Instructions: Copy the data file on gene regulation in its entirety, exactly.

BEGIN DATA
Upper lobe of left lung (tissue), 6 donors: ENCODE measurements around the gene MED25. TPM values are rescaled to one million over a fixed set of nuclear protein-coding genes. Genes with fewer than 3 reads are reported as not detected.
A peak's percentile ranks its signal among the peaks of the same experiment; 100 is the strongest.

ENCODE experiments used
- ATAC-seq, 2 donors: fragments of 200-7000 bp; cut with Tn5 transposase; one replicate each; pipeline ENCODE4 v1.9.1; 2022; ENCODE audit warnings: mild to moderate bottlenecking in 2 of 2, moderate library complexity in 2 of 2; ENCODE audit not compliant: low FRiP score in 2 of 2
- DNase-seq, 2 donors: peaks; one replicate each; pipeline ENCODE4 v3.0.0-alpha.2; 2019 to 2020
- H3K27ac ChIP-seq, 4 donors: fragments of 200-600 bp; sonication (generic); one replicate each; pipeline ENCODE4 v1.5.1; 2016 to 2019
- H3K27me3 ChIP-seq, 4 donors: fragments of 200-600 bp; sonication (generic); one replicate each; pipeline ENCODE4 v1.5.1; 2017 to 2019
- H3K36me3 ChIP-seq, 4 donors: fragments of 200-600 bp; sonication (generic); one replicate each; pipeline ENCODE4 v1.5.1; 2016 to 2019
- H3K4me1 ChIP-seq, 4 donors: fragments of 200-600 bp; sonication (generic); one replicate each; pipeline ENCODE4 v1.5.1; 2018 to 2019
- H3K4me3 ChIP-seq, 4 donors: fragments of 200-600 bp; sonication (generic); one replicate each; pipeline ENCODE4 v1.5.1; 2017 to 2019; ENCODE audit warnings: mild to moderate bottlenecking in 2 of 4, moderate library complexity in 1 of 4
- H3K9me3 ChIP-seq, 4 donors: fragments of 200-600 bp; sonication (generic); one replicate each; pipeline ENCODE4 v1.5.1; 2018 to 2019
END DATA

Upper lobe of left lung (tissue), 6 donors: ENCODE measurements around the gene MED25. TPM values are rescaled to one million over a fixed set of nuclear protein-coding genes. Genes with fewer than 3 reads are reported as not detected.
A peak's percentile ranks its signal among the peaks of the same experiment; 100 is the strongest.

ENCODE experiments used
- ATAC-seq, 2 donors: fragments of 200-7000 bp; cut with Tn5 transposase; one replicate each; pipeline ENCODE4 v1.9.1; 2022; ENCODE audit warnings: mild to moderate bottlenecking in 2 of 2, moderate library complexity in 2 of 2; ENCODE audit not compliant: low FRiP score in 2 of 2
- DNase-seq, 2 donors: peaks; one replicate each; pipeline ENCODE4 v3.0.0-alpha.2; 2019 to 2020
- H3K27ac ChIP-seq, 4 donors: fragments of 200-600 bp; sonication (generic); one replicate each; pipeline ENCODE4 v1.5.1; 2016 to 2019
- H3K27me3 ChIP-seq, 4 donors: fragments of 200-600 bp; sonication (generic); one replicate each; pipeline ENCODE4 v1.5.1; 2017 to 2019
- H3K36me3 ChIP-seq, 4 donors: fragments of 200-600 bp; sonication (generic); one replicate each; pipeline ENCODE4 v1.5.1; 2016 to 2019
- H3K4me1 ChIP-seq, 4 donors: fragments of 200-600 bp; sonication (generic); one replicate each; pipeline ENCODE4 v1.5.1; 2018 to 2019
- H3K4me3 ChIP-seq, 4 donors: fragments of 200-600 bp; sonication (generic); one replicate each; pipeline ENCODE4 v1.5.1; 2017 to 2019; ENCODE audit warnings: mild to moderate bottlenecking in 2 of 4, moderate library complexity in 1 of 4
- H3K9me3 ChIP-seq, 4 donors: fragments of 200-600 bp; sonication (generic); one replicate each; pipeline ENCODE4 v1.5.1; 2018 to 2019